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Ricinus communis L. (Euphorbiaceae), known as castor plant, is widespread throughout tropical regions of India and grows as an annual or perennial soft wooded small tree. A decoction of the root is administered to relieve lumbago, and a root paste is applied to alleviate toothache. The roots contained glycosides, phenolic compounds, steroids and acidic components. The root bark of R. communis furnished 5.74% of the total ash, 2.03% of the acid insoluble ash and 2.98% of the water soluble ash. There was 9.46 % of water content. Successive extraction of the roots (50 g) yielded 0.362 g, 0.482 g, 1.243 g and 2.643 g of the extracts in petroleum ether, chloroform, methanol and water, respectively. Individual extractions of the roots (15 g) with these solvents produced 0.235 g, 0.727 g, 7.425 g and 12.017 g of the extracts, respectively. Fluorescence behavior of powdered root bark of R. communis indicated that the light yellow powder of the bark powder changed to black at max 366 nm. Among the nine elements, calcium (350.45 ppm) was present in the maximum amount followed by followed by potassium (330.50 ppm), magnesium (230.68 ppm) and cadmium (198.57 ppm). Sodium (56.26 ppm) and lead (8.18 ppm) were detected in trace amounts. The HPTLC scanning of the petroleum ether, chloroform and methanol extracts of the roots exhibited 5, 4 and 4 major bands, respectively.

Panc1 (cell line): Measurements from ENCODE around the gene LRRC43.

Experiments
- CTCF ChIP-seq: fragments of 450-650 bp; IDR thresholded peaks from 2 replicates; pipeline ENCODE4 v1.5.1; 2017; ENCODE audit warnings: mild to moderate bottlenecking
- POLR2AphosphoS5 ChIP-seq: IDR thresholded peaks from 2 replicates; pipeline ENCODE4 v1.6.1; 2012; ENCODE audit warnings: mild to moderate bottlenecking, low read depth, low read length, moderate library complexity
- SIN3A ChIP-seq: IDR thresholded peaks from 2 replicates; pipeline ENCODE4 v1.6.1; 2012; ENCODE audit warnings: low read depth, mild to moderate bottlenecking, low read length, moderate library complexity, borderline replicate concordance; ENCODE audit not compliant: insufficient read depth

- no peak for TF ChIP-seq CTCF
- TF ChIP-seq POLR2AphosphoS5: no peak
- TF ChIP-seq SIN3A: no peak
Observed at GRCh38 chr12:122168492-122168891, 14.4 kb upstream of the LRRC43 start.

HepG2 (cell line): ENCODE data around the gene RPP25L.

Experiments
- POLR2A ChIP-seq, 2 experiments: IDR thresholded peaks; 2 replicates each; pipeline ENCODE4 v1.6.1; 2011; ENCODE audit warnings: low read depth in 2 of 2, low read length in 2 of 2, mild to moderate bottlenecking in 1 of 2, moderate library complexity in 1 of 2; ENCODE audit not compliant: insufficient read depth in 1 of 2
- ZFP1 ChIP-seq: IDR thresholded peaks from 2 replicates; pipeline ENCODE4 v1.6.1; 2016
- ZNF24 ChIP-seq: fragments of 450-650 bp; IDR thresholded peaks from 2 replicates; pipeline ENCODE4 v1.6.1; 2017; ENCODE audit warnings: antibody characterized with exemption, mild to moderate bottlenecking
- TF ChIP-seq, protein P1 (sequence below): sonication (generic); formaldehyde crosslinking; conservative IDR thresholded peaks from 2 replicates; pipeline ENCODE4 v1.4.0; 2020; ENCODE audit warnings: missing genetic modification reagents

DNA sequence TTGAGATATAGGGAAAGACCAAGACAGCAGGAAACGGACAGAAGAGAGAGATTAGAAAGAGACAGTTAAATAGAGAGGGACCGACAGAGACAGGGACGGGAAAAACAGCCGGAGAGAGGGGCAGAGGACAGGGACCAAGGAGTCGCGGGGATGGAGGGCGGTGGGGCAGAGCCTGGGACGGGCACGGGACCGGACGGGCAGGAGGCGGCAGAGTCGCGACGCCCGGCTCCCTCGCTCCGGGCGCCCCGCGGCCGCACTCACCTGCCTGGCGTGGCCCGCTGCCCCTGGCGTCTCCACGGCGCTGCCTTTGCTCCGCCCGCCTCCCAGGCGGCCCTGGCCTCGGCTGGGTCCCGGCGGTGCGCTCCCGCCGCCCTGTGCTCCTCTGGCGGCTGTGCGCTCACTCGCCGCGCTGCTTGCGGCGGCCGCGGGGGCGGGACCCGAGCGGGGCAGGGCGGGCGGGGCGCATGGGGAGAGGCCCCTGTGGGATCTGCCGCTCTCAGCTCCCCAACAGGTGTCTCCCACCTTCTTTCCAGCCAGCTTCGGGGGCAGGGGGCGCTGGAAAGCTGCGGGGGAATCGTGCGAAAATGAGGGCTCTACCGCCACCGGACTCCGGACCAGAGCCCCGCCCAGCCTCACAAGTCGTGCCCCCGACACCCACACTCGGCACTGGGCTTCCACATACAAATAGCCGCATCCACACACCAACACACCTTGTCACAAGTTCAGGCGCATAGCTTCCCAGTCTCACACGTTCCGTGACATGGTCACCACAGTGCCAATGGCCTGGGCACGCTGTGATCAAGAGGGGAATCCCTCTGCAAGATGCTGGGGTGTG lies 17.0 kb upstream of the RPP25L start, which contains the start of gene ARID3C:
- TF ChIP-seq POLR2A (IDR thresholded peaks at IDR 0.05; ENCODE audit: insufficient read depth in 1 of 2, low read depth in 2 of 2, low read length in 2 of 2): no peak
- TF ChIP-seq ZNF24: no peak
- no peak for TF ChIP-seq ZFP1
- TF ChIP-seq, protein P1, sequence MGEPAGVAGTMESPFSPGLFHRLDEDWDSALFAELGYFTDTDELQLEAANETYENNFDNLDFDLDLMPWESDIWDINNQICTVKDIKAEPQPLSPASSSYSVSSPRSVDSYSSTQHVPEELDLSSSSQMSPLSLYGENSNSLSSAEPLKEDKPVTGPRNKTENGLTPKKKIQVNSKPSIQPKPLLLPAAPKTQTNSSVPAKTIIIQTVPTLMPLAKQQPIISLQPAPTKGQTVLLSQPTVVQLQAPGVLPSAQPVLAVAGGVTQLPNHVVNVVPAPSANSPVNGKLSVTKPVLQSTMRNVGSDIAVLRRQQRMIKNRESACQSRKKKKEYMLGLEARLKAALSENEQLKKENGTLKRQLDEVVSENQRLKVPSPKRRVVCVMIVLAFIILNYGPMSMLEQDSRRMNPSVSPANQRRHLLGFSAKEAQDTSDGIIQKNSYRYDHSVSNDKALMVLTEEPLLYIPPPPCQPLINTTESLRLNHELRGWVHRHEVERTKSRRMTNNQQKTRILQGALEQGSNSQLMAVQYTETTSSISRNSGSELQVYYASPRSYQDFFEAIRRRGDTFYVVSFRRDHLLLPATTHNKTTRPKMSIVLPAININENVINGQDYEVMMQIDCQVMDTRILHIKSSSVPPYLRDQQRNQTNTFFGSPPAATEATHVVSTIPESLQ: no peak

Ricinus communis, roots, phytochemical screening, HPTLC fingerprint